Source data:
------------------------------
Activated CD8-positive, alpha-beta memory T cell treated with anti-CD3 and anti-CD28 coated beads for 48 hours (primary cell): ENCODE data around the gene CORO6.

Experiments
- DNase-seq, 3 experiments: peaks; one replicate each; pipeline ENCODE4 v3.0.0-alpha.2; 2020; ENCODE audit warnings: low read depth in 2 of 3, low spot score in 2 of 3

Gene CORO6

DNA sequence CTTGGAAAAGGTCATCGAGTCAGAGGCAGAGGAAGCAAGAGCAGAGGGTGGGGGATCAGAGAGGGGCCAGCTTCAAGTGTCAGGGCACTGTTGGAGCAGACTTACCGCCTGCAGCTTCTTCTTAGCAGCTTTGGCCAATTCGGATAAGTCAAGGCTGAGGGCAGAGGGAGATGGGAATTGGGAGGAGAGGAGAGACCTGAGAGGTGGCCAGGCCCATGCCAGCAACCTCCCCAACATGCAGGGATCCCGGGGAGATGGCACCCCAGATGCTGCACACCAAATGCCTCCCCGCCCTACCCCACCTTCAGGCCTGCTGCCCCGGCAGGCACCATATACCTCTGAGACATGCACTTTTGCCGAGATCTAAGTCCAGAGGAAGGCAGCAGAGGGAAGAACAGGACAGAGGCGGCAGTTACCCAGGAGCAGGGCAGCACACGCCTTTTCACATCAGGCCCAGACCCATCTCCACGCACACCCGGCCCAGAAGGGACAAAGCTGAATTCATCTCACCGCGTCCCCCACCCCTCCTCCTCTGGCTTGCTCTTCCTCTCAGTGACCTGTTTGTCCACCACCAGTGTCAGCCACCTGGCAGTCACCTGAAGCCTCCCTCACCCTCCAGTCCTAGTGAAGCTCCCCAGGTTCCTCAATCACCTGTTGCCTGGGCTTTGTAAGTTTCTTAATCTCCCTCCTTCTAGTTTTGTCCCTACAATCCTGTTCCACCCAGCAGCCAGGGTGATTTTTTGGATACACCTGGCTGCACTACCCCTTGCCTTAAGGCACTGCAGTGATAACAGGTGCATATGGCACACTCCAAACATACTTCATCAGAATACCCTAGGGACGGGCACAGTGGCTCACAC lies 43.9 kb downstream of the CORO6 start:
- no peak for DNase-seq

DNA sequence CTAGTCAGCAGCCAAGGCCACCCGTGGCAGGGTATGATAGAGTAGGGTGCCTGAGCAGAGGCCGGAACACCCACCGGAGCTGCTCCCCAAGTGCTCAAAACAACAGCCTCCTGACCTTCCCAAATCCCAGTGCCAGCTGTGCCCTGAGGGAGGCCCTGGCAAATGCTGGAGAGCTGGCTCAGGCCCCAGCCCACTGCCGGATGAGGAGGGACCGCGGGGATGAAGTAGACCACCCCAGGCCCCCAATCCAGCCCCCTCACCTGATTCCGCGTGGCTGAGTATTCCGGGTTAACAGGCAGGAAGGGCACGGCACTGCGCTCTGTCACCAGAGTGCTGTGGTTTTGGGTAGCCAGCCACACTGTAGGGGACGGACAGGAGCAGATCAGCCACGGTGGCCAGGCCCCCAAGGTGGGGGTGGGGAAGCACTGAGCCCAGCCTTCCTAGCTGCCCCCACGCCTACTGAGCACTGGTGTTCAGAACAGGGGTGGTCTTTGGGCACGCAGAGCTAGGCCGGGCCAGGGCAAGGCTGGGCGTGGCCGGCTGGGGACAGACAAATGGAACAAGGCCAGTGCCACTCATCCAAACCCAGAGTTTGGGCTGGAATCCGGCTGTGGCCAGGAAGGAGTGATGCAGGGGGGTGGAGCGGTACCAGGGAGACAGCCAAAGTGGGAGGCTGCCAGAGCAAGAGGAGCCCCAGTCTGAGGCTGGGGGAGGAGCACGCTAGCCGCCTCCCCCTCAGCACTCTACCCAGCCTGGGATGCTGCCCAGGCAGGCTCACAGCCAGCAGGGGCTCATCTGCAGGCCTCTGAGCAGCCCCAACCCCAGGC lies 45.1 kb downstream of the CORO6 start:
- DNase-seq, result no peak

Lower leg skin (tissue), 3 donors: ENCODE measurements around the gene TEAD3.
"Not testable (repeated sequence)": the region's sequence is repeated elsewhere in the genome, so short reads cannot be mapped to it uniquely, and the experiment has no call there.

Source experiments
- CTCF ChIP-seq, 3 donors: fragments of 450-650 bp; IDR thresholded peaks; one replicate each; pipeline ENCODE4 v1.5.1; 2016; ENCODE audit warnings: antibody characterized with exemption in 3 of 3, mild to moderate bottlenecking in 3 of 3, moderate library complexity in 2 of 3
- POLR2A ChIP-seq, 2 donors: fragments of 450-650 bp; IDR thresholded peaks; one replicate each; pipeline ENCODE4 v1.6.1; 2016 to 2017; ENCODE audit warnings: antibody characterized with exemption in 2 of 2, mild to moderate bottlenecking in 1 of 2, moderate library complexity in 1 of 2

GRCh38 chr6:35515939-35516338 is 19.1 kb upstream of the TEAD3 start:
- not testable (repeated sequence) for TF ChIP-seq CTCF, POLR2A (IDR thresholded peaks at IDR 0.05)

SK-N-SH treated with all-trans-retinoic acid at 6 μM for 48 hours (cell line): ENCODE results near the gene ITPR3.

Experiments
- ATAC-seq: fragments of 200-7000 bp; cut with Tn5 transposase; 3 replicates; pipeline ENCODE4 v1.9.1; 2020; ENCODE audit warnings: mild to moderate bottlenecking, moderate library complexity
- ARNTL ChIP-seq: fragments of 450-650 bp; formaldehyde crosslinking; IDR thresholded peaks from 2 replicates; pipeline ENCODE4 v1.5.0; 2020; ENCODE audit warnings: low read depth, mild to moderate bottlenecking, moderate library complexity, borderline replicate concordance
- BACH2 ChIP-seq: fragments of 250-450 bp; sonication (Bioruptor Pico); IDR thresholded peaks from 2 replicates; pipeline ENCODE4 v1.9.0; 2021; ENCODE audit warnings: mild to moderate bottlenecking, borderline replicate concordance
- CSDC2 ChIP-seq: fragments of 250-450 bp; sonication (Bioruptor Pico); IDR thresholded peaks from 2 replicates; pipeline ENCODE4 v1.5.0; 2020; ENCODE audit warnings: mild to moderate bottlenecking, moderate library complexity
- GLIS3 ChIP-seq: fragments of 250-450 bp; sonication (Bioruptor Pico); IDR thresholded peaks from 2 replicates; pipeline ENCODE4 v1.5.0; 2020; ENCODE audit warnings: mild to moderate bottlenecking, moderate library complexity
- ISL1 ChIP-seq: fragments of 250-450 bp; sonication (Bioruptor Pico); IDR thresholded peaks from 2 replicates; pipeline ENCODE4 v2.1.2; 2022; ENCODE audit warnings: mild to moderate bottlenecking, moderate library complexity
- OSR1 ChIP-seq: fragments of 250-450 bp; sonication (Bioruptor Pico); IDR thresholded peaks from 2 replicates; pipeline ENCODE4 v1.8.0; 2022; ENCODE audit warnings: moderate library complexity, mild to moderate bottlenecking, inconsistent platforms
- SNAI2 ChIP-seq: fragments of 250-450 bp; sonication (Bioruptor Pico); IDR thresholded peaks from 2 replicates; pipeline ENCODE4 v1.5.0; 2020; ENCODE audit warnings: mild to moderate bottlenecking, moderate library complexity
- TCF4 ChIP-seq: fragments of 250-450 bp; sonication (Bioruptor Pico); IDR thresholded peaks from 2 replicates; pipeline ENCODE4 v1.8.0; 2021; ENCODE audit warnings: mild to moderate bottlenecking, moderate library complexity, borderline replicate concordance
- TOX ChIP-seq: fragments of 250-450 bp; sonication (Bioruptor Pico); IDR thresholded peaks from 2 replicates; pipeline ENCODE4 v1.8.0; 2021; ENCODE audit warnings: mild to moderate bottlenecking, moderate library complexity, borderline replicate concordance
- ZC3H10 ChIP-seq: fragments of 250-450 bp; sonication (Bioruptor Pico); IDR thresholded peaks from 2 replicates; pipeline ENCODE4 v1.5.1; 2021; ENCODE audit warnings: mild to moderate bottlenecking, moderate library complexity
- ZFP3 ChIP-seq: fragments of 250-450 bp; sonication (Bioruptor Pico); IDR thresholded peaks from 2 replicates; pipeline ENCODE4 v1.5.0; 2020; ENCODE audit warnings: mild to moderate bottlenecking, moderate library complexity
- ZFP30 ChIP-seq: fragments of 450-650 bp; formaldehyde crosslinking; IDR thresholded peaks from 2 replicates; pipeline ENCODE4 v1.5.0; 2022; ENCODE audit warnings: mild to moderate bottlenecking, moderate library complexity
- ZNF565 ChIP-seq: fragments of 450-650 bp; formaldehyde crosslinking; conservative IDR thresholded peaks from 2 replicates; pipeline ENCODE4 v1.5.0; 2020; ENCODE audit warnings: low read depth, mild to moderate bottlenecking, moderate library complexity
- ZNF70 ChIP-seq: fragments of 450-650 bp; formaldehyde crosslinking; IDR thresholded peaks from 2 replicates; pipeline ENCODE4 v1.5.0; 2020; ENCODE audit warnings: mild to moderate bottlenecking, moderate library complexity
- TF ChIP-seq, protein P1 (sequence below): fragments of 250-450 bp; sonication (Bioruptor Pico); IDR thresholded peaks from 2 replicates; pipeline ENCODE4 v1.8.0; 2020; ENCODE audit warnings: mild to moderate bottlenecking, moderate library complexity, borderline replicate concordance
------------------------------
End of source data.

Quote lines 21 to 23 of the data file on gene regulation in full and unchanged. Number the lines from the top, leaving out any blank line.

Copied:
- CSDC2 ChIP-seq: fragments of 250-450 bp; sonication (Bioruptor Pico); IDR thresholded peaks from 2 replicates; pipeline ENCODE4 v1.5.0; 2020; ENCODE audit warnings: mild to moderate bottlenecking, moderate library complexity
- GLIS3 ChIP-seq: fragments of 250-450 bp; sonication (Bioruptor Pico); IDR thresholded peaks from 2 replicates; pipeline ENCODE4 v1.5.0; 2020; ENCODE audit warnings: mild to moderate bottlenecking, moderate library complexity
- ISL1 ChIP-seq: fragments of 250-450 bp; sonication (Bioruptor Pico); IDR thresholded peaks from 2 replicates; pipeline ENCODE4 v2.1.2; 2022; ENCODE audit warnings: mild to moderate bottlenecking, moderate library complexity